Audi UK has introduced the Audi Cam, a new – and for owners, hopefully more informative and reliable – way to interact with service advisors and technicians. After a car is dropped off, technicians will use a Flip-like camera to videotape and provide audio commentary for any issues diagnosed. Each problem gets its own clip to keep file sizes small, then the video is uploaded to a private, PIN-coded page just for the owner.

The owner can then watch the video (or videos) with each repair ranked from 'For Info' to 'Urgent' and attached with out-the-door pricing. The owner can agree to or decline selected repairs or follow up with a phone call from the same page. There's even a profile section in case you'd like to get to know Buford, the gent who'll be getting grubby working on your car.

This is on top of the Audi Cam introduced to the UK two years ago, which hooked up technicians with two-way radios and cameras that streamed video while they worked, so that customers in the waiting room could speak to and watch the repairs being made in real time. This goes beyond the lobby, and we look forward to seeing how this shapes up in practice. For now, there's a press release below with more details.
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New Audi Cam brings servicing to the small screen

Pioneering Audi Cam service enables customers to see and hear about necessary repair work and to authorise it all via mobile phone or PC.

- World first for a car maker - Audi Cam service now rolled out across all UK Audi Centres
- Hand-held camera produces narrated film clips that are embedded in customer-specific PIN-protected web page that is emailed to the customer
- Page includes video and audio commentary, VAT-inclusive pricing for each job, personal technician and service team profiles and action buttons for automatic authorisation of work

The term 'candid camera' takes on new meaning from this week as Audi Centre technicians across the UK double as pioneering 'Audi Cam' film producers to further the brand's quest for absolute clarity and transparency in its customer relationships. The new Audi Cam service will be the first in the world to enable technicians carrying out workshop inspections to focus hand-held 'Audi Cams' on specific problems, to deliver verbal diagnoses and to send the resulting film clips to customers' home computers or smartphones before any work begins.

The Audi Cam is a small, hand-held video camera capable of delivering high quality footage with excellent sound quality. Audi Approved technicians, all of whom have undergone tailor-made training, will use it first to visually and verbally identify a customer's car on film after conducting an initial inspection. They will then pinpoint and clearly explain any problems found, and then propose solutions to those problems.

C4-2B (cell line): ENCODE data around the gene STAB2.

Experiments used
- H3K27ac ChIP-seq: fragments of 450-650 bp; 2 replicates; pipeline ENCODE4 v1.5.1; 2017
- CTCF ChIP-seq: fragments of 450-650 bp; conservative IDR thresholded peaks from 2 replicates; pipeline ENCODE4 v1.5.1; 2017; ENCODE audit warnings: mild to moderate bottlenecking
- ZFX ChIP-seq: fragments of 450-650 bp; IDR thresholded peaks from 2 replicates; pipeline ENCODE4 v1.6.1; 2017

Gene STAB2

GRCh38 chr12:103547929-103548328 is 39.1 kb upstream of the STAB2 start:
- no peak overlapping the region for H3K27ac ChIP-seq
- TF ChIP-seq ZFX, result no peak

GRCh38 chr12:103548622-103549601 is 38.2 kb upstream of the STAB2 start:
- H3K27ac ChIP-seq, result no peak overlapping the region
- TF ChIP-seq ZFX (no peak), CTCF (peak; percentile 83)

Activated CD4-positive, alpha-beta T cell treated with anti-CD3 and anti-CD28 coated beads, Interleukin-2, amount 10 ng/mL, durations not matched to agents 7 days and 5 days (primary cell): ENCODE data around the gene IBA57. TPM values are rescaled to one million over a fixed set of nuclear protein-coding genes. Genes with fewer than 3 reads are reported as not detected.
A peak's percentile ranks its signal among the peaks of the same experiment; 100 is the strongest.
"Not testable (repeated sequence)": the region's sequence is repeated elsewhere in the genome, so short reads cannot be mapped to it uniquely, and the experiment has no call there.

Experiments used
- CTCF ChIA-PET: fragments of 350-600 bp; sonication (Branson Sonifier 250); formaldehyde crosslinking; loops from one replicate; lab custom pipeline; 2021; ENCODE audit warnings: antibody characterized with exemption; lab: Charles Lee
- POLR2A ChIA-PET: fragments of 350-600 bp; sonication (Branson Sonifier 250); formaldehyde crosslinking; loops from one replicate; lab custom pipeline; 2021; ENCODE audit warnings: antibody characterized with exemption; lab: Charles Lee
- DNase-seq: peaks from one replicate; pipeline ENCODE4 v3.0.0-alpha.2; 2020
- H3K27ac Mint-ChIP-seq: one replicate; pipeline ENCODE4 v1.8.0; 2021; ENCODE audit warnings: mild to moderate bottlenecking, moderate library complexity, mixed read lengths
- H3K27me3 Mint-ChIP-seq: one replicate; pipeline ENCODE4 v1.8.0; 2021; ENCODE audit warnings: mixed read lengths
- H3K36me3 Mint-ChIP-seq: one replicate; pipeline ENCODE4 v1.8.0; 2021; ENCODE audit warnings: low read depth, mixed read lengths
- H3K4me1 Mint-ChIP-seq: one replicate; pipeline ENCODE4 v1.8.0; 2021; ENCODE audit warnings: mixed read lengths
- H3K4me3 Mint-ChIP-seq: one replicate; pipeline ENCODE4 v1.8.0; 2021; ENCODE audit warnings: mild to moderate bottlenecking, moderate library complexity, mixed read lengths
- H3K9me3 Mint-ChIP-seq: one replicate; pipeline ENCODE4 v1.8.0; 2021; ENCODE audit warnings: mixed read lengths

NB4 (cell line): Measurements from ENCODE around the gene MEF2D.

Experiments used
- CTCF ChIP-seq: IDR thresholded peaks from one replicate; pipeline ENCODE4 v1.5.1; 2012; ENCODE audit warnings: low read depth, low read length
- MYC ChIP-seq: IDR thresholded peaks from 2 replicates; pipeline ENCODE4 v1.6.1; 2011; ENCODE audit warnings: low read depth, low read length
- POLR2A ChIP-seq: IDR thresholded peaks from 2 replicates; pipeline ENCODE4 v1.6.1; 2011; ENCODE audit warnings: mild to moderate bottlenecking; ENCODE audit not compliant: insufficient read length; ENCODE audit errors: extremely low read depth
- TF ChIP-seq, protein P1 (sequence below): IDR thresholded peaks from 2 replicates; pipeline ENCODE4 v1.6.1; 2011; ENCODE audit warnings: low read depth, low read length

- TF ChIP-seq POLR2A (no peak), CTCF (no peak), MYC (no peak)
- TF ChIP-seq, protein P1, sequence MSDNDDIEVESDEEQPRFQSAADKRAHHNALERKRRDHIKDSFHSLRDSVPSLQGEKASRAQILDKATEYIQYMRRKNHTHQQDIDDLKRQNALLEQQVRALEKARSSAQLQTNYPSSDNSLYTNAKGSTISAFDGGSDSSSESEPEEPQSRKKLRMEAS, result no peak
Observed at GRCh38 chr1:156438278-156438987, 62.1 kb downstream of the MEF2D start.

Each problem identified - for example brake pad wear or illegal tyre tread depth - is filmed as an individual clip to minimise file size and reduce 'buffering', and in as little as three minutes can then be incorporated into a web page that is exclusive to the customer involved. A secure link to that page is then emailed to the customer, who has sole access to it using a unique PIN number which is sent separately by text message to their mobile phone. The page is optimised for compatibility with home computers and smartphones, so its full functionality is available 'on-the-move'.

Online authorisation
The page contains the relevant film clip or clips, and grades each problem as either 'urgent', 'advisory' or 'for info' to give the customer a clear idea of its severity. It also provides a VAT-inclusive price quotation for each job, along with action buttons that enable the customer to authorise the Centre to proceed with it at the price quoted, to reject the work or to request a call back to discuss it.

Once the customer has added all the jobs he or she wants to proceed with to the 'shopping basket', they can authorise the Centre to begin the work by re-entering their unique PIN number. Before doing this, they can even gain some insight into the team which will be working on the car by viewing personal service team profiles posted on their page.

Audi Cam is an evolution of the Direct Reception technology rolled out across the Audi Centre network last year. Direct Reception gives customers audio visual access to their cars from the comfort of the Audi Centre reception area as they are worked on by technicians equipped with head-mounted cameras and two-way audio links. They are free to talk to the technicians directly, and service advisors are on hand to answer any questions that arise. The Direct Reception programme continues alongside this latest development and has a very similar objective - to instil even greater customer confidence not only in the legitimacy of each diagnosis but also the integrity and unparalleled product knowledge of Audi trained technicians.